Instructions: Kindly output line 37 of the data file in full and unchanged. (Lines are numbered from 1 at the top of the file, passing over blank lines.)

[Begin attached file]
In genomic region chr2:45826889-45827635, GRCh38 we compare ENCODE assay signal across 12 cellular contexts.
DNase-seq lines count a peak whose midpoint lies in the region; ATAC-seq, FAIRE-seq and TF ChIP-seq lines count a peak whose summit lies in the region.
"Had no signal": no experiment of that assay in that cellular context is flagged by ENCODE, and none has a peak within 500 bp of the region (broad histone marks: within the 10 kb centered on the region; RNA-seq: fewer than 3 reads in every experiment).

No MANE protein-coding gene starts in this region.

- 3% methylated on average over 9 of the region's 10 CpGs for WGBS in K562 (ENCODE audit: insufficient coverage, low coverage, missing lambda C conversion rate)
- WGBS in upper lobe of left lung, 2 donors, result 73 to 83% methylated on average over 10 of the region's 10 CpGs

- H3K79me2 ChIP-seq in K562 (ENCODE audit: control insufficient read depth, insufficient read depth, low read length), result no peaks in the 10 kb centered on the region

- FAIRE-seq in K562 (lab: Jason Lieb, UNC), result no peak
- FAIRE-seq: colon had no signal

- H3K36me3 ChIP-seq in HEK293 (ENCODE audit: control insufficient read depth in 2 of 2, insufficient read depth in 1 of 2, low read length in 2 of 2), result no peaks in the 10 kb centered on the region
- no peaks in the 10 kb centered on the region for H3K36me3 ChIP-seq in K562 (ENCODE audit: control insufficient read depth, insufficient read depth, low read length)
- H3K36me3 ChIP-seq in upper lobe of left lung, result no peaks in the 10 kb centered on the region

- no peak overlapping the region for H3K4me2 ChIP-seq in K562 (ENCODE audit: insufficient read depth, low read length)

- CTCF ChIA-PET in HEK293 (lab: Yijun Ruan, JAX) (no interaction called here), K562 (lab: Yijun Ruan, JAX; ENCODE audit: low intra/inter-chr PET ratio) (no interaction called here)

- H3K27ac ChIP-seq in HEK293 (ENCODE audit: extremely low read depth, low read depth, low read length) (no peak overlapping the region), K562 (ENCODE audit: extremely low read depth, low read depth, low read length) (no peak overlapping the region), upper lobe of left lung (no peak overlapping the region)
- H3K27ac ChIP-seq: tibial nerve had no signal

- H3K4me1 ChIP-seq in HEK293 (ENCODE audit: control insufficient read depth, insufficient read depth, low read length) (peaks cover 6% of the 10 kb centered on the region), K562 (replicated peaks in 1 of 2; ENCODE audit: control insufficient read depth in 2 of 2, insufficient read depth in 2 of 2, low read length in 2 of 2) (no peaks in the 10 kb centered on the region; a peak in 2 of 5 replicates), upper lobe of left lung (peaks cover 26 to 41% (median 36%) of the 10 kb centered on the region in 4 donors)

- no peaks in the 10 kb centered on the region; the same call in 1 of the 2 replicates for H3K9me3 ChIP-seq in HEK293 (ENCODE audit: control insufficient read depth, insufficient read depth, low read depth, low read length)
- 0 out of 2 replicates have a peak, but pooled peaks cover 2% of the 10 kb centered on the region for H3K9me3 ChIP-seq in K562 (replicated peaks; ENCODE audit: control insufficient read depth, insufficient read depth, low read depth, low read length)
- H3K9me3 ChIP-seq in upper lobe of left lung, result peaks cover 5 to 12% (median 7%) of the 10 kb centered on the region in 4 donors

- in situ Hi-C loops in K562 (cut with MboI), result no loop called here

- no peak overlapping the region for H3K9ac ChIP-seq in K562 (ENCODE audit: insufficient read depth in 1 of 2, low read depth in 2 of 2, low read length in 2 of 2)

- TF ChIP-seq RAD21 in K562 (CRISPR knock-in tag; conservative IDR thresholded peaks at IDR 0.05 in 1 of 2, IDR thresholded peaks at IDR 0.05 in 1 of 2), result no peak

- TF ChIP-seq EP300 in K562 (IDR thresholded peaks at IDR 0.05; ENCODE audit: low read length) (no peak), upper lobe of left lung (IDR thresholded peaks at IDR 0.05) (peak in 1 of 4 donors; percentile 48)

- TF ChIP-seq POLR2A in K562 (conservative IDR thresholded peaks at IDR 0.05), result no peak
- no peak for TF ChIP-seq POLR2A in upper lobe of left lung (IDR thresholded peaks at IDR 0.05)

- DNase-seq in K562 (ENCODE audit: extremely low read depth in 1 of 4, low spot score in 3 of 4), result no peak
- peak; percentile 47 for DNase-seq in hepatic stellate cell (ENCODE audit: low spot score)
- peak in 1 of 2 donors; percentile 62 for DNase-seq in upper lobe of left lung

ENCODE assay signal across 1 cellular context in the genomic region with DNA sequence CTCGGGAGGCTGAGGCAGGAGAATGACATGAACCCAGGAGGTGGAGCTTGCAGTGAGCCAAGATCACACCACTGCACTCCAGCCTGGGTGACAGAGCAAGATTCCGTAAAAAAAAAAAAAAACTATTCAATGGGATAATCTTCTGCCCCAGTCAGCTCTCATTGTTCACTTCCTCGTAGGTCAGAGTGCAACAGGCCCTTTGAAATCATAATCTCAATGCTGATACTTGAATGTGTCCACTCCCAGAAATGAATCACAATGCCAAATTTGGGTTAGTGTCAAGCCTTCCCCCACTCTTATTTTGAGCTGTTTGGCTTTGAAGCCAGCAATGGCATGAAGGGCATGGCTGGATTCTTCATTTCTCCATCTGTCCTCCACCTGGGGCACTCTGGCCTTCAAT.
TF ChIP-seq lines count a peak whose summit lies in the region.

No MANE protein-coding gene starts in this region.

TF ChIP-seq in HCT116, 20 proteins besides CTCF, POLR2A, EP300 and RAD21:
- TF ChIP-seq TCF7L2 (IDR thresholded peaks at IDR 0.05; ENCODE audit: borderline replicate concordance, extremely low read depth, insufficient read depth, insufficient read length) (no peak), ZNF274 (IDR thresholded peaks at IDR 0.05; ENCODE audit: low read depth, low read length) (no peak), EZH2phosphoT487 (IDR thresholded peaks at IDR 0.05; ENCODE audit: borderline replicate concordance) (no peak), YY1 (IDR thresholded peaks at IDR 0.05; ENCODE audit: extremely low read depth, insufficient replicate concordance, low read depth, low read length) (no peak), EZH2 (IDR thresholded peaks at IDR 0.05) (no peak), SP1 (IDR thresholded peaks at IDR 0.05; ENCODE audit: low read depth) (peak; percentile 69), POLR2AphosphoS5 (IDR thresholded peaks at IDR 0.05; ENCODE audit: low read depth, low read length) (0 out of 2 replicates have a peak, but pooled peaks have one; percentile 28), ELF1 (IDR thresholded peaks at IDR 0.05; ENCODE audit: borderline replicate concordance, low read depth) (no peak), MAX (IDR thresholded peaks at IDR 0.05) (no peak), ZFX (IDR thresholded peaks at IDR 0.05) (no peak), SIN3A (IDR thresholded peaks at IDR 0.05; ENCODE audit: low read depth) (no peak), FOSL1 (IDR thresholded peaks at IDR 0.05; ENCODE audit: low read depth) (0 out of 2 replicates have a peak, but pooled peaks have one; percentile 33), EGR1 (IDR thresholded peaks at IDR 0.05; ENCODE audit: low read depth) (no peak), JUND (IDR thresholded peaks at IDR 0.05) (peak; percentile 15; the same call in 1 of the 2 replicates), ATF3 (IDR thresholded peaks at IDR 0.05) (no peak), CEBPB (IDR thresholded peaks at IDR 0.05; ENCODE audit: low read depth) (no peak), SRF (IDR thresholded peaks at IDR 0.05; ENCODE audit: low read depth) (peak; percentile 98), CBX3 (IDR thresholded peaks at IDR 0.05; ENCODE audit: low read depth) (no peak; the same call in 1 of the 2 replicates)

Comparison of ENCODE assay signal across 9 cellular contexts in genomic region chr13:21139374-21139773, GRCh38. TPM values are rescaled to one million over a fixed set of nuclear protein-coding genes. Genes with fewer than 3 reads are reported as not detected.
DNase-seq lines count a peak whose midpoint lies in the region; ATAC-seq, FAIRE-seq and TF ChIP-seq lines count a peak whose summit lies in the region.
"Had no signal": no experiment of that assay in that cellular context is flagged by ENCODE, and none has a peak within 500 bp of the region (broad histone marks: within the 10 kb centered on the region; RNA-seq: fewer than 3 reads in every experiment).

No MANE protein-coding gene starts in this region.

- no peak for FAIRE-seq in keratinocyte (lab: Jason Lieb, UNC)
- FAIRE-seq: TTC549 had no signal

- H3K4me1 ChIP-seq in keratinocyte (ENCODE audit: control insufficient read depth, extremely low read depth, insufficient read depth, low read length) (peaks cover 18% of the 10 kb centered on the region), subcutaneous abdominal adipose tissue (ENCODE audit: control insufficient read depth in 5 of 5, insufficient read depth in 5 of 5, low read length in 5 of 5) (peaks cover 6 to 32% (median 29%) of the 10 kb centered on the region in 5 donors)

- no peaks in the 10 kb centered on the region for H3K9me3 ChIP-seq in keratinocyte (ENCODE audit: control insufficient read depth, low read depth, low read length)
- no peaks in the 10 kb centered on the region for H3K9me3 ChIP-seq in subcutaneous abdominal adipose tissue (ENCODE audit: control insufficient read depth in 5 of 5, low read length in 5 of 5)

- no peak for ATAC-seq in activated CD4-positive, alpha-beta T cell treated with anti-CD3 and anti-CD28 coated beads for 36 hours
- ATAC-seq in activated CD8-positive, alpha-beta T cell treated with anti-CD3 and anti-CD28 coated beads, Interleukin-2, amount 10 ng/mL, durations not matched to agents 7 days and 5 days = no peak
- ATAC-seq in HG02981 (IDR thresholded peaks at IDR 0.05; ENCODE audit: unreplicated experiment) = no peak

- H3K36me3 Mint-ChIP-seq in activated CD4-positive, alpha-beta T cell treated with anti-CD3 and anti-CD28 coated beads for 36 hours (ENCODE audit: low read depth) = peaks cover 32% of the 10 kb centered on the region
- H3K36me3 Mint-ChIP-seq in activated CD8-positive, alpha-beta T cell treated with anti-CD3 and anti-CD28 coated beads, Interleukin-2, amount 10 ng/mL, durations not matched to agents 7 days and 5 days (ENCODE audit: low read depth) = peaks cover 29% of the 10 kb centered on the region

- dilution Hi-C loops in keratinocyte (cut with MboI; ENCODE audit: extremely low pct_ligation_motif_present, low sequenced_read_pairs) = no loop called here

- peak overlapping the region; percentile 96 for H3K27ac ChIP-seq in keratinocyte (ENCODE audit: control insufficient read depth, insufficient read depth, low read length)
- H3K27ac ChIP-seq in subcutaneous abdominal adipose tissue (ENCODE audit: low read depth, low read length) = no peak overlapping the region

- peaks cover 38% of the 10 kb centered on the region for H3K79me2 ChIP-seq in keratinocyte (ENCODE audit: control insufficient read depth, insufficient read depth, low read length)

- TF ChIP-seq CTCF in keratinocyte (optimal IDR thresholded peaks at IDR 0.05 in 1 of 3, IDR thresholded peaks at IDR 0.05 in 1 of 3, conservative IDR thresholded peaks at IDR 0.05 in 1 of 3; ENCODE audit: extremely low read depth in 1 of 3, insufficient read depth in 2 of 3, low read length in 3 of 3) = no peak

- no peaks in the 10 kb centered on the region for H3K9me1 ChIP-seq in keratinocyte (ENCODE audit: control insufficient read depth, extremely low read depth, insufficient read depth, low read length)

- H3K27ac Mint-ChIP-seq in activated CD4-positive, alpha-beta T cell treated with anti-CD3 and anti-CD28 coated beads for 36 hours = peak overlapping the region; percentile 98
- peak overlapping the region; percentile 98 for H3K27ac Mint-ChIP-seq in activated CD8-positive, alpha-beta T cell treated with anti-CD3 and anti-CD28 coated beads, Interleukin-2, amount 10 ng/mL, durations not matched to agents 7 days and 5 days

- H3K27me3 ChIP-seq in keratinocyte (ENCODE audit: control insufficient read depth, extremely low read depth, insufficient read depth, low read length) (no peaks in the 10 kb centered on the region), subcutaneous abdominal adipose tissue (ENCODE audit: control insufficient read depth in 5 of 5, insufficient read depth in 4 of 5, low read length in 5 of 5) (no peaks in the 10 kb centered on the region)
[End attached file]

"Had no signal": no experiment of that assay in that cellular context is flagged by ENCODE, and none has a peak within 500 bp of the region (broad histone marks: within the 10 kb centered on the region; RNA-seq: fewer than 3 reads in every experiment).